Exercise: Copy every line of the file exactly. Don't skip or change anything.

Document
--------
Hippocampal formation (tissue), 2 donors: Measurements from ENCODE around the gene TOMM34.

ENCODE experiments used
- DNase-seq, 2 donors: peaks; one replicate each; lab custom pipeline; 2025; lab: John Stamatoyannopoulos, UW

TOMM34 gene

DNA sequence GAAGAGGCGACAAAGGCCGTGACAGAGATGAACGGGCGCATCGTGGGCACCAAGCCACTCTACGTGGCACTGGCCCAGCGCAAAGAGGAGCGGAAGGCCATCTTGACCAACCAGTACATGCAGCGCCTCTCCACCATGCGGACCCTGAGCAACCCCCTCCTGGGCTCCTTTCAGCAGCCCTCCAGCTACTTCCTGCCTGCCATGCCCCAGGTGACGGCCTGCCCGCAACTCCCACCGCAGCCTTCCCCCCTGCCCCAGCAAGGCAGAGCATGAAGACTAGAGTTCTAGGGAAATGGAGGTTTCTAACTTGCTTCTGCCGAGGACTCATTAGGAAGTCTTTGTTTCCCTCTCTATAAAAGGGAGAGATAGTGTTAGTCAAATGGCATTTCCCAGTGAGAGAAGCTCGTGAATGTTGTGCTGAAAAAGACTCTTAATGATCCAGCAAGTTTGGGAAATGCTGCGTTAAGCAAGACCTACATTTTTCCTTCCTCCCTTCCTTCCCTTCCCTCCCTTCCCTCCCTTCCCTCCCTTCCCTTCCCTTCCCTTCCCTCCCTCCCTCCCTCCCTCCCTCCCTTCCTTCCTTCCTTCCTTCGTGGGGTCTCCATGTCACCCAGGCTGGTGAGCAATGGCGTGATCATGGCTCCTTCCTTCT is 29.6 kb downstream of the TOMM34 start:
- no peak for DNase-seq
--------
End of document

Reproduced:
Hippocampal formation (tissue), 2 donors: Measurements from ENCODE around the gene TOMM34.

ENCODE experiments used
- DNase-seq, 2 donors: peaks; one replicate each; lab custom pipeline; 2025; lab: John Stamatoyannopoulos, UW

TOMM34 gene

DNA sequence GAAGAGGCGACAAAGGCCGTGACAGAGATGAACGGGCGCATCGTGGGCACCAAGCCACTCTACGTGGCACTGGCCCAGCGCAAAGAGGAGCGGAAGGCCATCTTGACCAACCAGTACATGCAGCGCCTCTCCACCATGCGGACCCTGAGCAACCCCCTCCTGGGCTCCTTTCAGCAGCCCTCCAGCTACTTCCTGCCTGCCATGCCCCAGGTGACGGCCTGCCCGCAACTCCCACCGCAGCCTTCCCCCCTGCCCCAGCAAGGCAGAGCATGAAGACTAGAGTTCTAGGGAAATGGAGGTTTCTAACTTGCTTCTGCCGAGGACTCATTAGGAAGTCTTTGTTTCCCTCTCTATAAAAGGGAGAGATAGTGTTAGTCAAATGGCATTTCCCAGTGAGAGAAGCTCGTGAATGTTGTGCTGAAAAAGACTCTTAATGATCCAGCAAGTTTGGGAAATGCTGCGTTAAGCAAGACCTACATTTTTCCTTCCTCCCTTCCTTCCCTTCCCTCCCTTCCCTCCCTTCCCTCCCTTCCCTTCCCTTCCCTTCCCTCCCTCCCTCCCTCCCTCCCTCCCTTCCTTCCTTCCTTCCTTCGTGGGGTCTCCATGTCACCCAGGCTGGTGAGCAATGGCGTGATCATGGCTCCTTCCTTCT is 29.6 kb downstream of the TOMM34 start:
- no peak for DNase-seq